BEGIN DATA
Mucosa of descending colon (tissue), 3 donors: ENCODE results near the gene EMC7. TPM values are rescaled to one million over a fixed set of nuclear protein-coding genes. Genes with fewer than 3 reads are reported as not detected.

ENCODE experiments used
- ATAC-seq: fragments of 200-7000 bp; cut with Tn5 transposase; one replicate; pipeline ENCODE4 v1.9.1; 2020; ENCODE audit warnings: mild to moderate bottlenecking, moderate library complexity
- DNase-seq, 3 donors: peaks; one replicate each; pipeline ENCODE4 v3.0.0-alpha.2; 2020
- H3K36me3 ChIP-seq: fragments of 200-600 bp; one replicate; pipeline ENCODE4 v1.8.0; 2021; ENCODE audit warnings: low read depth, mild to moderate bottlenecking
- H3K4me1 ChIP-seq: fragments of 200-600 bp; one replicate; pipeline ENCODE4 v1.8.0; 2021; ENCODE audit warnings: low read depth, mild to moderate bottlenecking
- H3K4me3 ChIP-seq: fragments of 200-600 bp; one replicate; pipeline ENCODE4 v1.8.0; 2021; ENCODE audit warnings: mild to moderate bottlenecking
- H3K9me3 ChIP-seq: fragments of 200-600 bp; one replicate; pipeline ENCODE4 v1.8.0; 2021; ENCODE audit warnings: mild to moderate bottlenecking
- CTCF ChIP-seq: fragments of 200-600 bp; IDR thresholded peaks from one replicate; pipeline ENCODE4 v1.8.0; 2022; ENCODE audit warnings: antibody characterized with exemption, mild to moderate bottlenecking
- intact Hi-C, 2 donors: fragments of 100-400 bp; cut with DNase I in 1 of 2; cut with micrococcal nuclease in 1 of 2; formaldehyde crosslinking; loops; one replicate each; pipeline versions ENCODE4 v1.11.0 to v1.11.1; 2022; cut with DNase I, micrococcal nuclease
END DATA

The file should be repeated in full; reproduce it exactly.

Mucosa of descending colon (tissue), 3 donors: ENCODE results near the gene EMC7. TPM values are rescaled to one million over a fixed set of nuclear protein-coding genes. Genes with fewer than 3 reads are reported as not detected.

ENCODE experiments used
- ATAC-seq: fragments of 200-7000 bp; cut with Tn5 transposase; one replicate; pipeline ENCODE4 v1.9.1; 2020; ENCODE audit warnings: mild to moderate bottlenecking, moderate library complexity
- DNase-seq, 3 donors: peaks; one replicate each; pipeline ENCODE4 v3.0.0-alpha.2; 2020
- H3K36me3 ChIP-seq: fragments of 200-600 bp; one replicate; pipeline ENCODE4 v1.8.0; 2021; ENCODE audit warnings: low read depth, mild to moderate bottlenecking
- H3K4me1 ChIP-seq: fragments of 200-600 bp; one replicate; pipeline ENCODE4 v1.8.0; 2021; ENCODE audit warnings: low read depth, mild to moderate bottlenecking
- H3K4me3 ChIP-seq: fragments of 200-600 bp; one replicate; pipeline ENCODE4 v1.8.0; 2021; ENCODE audit warnings: mild to moderate bottlenecking
- H3K9me3 ChIP-seq: fragments of 200-600 bp; one replicate; pipeline ENCODE4 v1.8.0; 2021; ENCODE audit warnings: mild to moderate bottlenecking
- CTCF ChIP-seq: fragments of 200-600 bp; IDR thresholded peaks from one replicate; pipeline ENCODE4 v1.8.0; 2022; ENCODE audit warnings: antibody characterized with exemption, mild to moderate bottlenecking
- intact Hi-C, 2 donors: fragments of 100-400 bp; cut with DNase I in 1 of 2; cut with micrococcal nuclease in 1 of 2; formaldehyde crosslinking; loops; one replicate each; pipeline versions ENCODE4 v1.11.0 to v1.11.1; 2022; cut with DNase I, micrococcal nuclease